Annapolis Capital, October 20, 1995

Annapolis Capital

October 20, 1995

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Issue date: Friday, October 20, 1995

Pages available: 68

Previous edition: Thursday, October 19, 1995

Next edition: Saturday, October 21, 1995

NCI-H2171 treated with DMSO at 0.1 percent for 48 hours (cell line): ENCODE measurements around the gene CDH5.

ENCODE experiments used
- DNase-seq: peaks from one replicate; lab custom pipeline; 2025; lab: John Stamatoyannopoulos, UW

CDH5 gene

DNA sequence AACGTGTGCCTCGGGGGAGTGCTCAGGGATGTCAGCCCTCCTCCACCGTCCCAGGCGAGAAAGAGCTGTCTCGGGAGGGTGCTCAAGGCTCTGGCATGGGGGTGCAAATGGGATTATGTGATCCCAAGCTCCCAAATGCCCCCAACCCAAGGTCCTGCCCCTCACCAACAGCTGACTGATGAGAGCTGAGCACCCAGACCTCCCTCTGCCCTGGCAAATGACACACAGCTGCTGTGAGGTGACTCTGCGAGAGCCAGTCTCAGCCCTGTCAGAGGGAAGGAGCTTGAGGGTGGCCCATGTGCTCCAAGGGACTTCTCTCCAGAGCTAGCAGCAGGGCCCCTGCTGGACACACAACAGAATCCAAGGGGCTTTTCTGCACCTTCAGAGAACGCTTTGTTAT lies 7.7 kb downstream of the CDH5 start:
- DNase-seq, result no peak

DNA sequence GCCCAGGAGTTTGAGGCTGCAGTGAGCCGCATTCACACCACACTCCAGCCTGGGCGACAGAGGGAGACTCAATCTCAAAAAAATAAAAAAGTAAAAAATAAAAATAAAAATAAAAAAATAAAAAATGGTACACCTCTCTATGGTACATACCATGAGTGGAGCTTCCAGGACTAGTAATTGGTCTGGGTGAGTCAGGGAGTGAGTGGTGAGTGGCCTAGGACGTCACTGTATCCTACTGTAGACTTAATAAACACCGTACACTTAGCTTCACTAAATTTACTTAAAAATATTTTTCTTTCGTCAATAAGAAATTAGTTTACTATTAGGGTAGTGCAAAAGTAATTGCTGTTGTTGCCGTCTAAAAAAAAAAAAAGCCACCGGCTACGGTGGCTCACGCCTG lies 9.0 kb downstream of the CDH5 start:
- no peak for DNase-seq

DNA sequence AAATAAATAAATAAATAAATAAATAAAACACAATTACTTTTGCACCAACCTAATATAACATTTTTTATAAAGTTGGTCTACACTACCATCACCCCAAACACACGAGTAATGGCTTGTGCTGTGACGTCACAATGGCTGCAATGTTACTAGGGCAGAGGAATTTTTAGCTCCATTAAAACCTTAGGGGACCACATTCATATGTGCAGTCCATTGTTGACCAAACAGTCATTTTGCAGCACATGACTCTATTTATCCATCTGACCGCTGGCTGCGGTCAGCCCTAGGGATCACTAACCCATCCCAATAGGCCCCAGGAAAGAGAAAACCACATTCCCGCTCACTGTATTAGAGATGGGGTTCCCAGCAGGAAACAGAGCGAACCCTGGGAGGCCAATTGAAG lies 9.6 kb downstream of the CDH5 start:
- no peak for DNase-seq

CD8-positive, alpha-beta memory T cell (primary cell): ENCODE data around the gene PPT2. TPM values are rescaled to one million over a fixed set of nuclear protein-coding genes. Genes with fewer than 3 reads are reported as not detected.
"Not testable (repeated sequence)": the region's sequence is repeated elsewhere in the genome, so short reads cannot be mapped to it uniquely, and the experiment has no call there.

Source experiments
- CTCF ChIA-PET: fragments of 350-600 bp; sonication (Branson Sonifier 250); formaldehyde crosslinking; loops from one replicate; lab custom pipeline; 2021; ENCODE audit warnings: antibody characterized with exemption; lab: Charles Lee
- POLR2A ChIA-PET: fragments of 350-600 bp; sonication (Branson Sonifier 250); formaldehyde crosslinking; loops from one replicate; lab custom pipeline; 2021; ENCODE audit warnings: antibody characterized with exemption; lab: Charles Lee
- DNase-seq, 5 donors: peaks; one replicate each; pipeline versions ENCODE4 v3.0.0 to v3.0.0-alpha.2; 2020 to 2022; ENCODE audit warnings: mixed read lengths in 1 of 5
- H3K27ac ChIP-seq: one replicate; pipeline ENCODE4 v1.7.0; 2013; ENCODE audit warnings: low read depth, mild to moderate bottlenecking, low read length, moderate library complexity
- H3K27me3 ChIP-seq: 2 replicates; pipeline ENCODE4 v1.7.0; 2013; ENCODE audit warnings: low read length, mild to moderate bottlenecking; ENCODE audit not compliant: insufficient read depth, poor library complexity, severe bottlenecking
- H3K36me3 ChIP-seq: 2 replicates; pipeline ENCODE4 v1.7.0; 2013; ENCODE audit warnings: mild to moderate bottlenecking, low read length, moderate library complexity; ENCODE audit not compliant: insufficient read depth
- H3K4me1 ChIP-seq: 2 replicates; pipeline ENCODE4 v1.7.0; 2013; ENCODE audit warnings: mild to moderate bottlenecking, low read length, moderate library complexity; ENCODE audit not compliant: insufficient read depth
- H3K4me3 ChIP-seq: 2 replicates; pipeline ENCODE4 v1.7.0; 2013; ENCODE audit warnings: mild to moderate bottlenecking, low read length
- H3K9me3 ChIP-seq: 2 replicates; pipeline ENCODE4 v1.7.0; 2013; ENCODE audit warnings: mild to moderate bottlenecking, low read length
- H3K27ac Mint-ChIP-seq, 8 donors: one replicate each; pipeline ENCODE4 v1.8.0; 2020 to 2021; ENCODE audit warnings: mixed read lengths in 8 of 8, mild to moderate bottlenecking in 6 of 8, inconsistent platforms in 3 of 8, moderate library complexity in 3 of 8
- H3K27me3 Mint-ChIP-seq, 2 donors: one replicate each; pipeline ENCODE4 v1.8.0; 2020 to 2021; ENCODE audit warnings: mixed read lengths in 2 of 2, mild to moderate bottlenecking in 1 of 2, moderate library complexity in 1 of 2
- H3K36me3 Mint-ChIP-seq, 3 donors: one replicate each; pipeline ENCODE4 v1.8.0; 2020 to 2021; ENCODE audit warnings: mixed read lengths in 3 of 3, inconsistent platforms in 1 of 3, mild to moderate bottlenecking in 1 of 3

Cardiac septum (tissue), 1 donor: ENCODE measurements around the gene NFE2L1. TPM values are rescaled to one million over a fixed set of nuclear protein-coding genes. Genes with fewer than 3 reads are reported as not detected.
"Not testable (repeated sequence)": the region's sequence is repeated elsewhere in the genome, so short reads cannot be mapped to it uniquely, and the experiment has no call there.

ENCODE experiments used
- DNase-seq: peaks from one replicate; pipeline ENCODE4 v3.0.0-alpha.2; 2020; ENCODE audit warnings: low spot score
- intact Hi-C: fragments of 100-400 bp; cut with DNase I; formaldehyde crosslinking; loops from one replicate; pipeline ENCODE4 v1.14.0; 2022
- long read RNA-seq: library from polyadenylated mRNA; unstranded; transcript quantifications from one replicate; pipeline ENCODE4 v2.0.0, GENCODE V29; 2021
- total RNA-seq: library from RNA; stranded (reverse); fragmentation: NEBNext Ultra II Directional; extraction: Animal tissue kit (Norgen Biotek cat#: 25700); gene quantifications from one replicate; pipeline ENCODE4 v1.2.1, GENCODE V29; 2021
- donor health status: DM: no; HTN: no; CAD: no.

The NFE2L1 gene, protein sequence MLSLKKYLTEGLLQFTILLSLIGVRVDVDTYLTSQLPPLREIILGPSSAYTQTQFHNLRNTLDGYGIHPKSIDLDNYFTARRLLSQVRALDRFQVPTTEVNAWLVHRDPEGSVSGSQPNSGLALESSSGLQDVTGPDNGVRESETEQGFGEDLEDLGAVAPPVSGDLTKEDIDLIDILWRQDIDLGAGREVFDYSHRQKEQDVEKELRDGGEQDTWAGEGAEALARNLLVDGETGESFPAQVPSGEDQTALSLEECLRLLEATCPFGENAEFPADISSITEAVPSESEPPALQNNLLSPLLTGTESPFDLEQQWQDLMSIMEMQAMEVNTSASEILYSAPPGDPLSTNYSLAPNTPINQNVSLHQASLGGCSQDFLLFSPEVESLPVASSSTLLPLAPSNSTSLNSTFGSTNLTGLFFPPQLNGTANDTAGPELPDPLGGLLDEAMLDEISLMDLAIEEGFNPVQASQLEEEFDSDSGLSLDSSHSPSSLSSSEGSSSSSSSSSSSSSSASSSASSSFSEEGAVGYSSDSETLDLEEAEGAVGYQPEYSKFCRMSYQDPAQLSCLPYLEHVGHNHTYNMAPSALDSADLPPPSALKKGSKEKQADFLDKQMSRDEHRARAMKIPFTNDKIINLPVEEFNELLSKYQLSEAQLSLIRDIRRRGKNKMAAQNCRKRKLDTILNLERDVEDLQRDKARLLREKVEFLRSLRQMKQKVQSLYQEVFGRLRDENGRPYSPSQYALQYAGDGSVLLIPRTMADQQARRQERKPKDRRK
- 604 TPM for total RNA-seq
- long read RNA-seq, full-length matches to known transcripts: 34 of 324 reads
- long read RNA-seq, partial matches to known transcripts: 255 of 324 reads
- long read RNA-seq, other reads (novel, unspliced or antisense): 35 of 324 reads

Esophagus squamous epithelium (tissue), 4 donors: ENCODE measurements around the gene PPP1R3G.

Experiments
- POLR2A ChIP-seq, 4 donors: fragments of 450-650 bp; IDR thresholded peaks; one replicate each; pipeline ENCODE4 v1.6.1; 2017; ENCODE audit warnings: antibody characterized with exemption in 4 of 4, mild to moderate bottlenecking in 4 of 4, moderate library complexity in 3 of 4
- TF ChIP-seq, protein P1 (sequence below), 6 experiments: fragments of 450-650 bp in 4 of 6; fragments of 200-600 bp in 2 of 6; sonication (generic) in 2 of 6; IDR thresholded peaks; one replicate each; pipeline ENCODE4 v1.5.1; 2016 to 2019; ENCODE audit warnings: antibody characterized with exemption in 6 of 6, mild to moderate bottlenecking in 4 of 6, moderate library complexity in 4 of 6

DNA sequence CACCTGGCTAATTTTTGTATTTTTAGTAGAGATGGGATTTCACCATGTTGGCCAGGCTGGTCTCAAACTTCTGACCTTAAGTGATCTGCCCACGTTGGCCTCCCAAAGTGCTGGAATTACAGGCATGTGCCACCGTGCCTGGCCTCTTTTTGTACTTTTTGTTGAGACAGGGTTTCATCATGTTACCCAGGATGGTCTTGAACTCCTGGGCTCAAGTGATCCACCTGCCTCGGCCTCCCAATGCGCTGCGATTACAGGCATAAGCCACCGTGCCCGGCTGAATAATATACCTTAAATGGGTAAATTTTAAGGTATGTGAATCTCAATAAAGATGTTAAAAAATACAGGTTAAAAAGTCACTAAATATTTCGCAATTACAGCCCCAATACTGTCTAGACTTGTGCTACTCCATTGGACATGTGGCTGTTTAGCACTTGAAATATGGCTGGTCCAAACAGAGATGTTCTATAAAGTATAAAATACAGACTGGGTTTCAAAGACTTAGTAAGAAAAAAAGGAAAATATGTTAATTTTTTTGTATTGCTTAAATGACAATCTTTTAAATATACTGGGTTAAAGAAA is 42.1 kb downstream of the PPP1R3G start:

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Capital, The (Newspaper) - October 20, 1995, Annapolis, Maryland Man charged with theft of gun used in NEW SKILLS Stanton Center clubs help teach kids leadership Cl Tiger of a task awatts the Terps HOWELL MICROFILMS PO BOX 1558 LAUREL MD 20707 TOMORROW. COOLER PAGE All FRIDAY OCTOBER MD 350 Student assaults does anyone By LESLIE GROSS Staff Writer A teacher who suffered whiplash after fiffh-grader assaulted her on a play- jftWnd doesn't believe the school sys- new disciplinary policy is reduc- qjt classroom violence. .Brock Bridge Elementary teacher An- told the school board Wednes- ttight that while supervising recess week after the Laurel school It a sharp Jab between her shoul- Paln shot through her and back as her head jerked first forward and back A 10-year-old boy had run up from behind and punched her in the back. you've stood for as an authority figure has been battered be- fore the eyes of she said. one should be in a place of educa- tion and be fearful of their own Since no one has asked how she feels or provided any counseling to her or the students who witnessed the she said. The boy is suspended While school officials investigate the she said. was as though it didn't and no one wants to talk about Angle veteran teacher was as though it didn't and no one wants to talk about Ms. Como said. A 20-year Ms. Como has pressed charges against the student with county Juvenile Services. Whiplash is an injury to the spine and head. Ms. Como still experiences back pain and has missed one day of school because of the injury. Ms. Como is one of several teachers who have recently criticized the disci- plinary policies approved by the board last spring. The number of student on teachers and administrators was one of the biggest problems lout rising by 66 according to There were disdpUoft incidents reported last year The number rose to 93 assaults during the 1994-95 school compared to 56 the year before. a concern that the policy is being enforced Thomas president of the teachers AkApqttttoji -of Anne Arundel told the board at a Sept. 27 meeting. was going to be a policy that truly enhanced instruction. were Ote Page Old age v Vet Bill XXVI to 2 new aingoras take over tomorrow By BRADLEY PENISTON Staff Writer you old meet Bill XXVIII and Bill xxn. Starting the new angoras will take over for the seven-year stomping along the sidelines at Naval Academy sporting Ofglng the Midshipmen to Navy's goat For more than a the Bjtfgade of Midshipmen has relied on goats of all and breeds to bring gridiron success over the Army male and other opponents. .But when Bill XX the beloved Navy mascot since began to grow long in the Lt. Bill McKinney decided that only the finest qntmalc would do 3S replacements. midshipman activities ojBcer didn't search long before fc-BWl academy grad named Reid McConnell offered to donate two -.Jong-haired angora goats from his Minnesota goat farm The father and were eventually purchased and shipped to the academy for as a gift of the Class of Lt. McKinney said GOATS. Page By George N LundfKow Ctpltd The two tottwt hi the MM of Navy BHI XXVIII BM roam ttMlf pwi Hunt Acrtmiy Dairy Farm Navy goMcotorwl The wlH officially rapteca OM aging BIN XXVI it i tomorrow it Navy's Homecoming football against Vlltanova. Roads should be easier to navigate Navy's By THERESA WINSLOW Staff Writer After two weekends of traffic area motorists on the roads before and after tomorrow's Homecoming football game between Navy and Villanova should have an easier time of city police predict. But that doesn't mean there won't be any traffic and travel restrictions. Sgt Phillip special events coordinator for Annapolis estimates about fans will attend the football game Last week's Navy-Air Force contest drew a crowd of and the previous game with Virginia Tech attracted those crowds were coupled with traffic for the annual sailboat and powerboat which have ended. Pans headed to Navy-Marine Memorial Stadium for the p.m. game should exit Route SO at Rowe Sgt. Herman said. At midshipmen will march from Gale 4 at the head down King George Street to College turn south on Bladen then follow Rowe Boulevard out to the stadium. Those streets will be closed during the procession. About 11 city police will turn Farrafiut Road and Taylor Reichardt slaying trial to begi n friends plan on being there for slain lacrosse star By LESLIE GROSS Staff Writer The family and friends of slain Riva resident Kevin E. Reichardt don't want him treated like most murder victims. They don't want the 20-year-old ignored. That's why next when a former Chapel Hill law student stands trial in for the shooting spree that ended the college student's dozens of relatives and friends will attend. Jury selection begins Monday for the murder trial of Wendell whom defense attor- neys have admitted went on a shooting rampage in downtown Chapel Hill that killed two people. victims of a tragic said Karl A. Kevin's father. of the things we feel is missing in this whole legal process is the that they are Since Kevin Reichardt's death in those close to him have channeled their grief into a national fund-raising campaign to create a scholarship in his honor. The aim was to turn the horrify- ing murder of the young lacrosse player into something positive. The campaign has exceeded its goal of raising more than this said Anthony R. Sou- campaign spokesperson and a Reichardt family friend. But with the trial days Kevin's family and friends must re- REICHARDT live the day when he and Chapel Hill restau- rant worker Ralph were killed. a brutal process for the family to be said Carol Kevin's mother. Mr. Williamson's trial will fo- cus on whether he was sane at the time he pulled the trigger. trial is expected to hinge on mental state. Defense attorneys have argued' that Mr. Williamson should treated instead of punished. While Mr. Reichardt has been' advised by prosecutors not to comment on the details of the the entire family is not opposed to The Capital he said. in fact that's the decision of the we wouldn't be he said. Kevin's relatives attending the trial are his his brother Page INSIDE Medicare over- tt fc Bosnian foes agree to bol- ster truce effort. A2 Third quarter violent crime down In city. Cl Ortie Reid Is Bounty's U Bullets' Webber suspended for NBA opener. Dl Cl Death Notices..... C2 AS All Lottery..-............ A4 B3 C2 Pottct Beat..........All C5 Sporti................Dl-6 .B23 Tetevteton........... C3 C4 C12 Weddngs............ 84 CUblMM Ptpsfawrd. of in printed Mrt ghoulish good time piper TIM nmpipef Mo to Is a Area's flu-shot converts say immunization is underused By MARY ELLEN LLOYD Staff Writer Becky Good is a flu-shot convert. The employee health specialist at Anne Arundel Medical Center is preaching the glories of influenza immunizations this month as the Annapolis grocery drug stores and the county Depart- ment of Health offer special flu-shot clinics. is no doubt in my mind that the more flu shots we give in a the less acute Illness we see in the said Ms. Good. She shied away from the needle until several years when she suffered two bouts of the flu that kept her out of work for weeks. Elderly people and anyone with chronic diseases who risk serious complications if they catch the flu are urged to receive the annual flu shots. So are medical workers and anyone who works' or lives with vulnerable or virus-carrying populations. But Ms. Good and othen said the flu shot is mulMttud nrlth vnttna nannla AAMC last year administered more than 800 despite offering them to more than workers and volunteers. And the county Health which holds flu-shot clinics for local state and county government saw only about 450 employees participate out of thousands of eligible according to county figures. Department adminis- tered between and doses of the vaccine at senior centers. The shots are again available to anyone this year through the department's free clinics. Each the federal Centers for Disease Control and Prevention prepares a new flu vaccine to combat the most common strain of influenza at the end of the previous flu season. This year's vaccination will protect against three flu the A-Johannesburg and so named for the places where they were first identified. Dr. Azam BaigVan Edgewater said partite whop children an prone to HMH Altt ;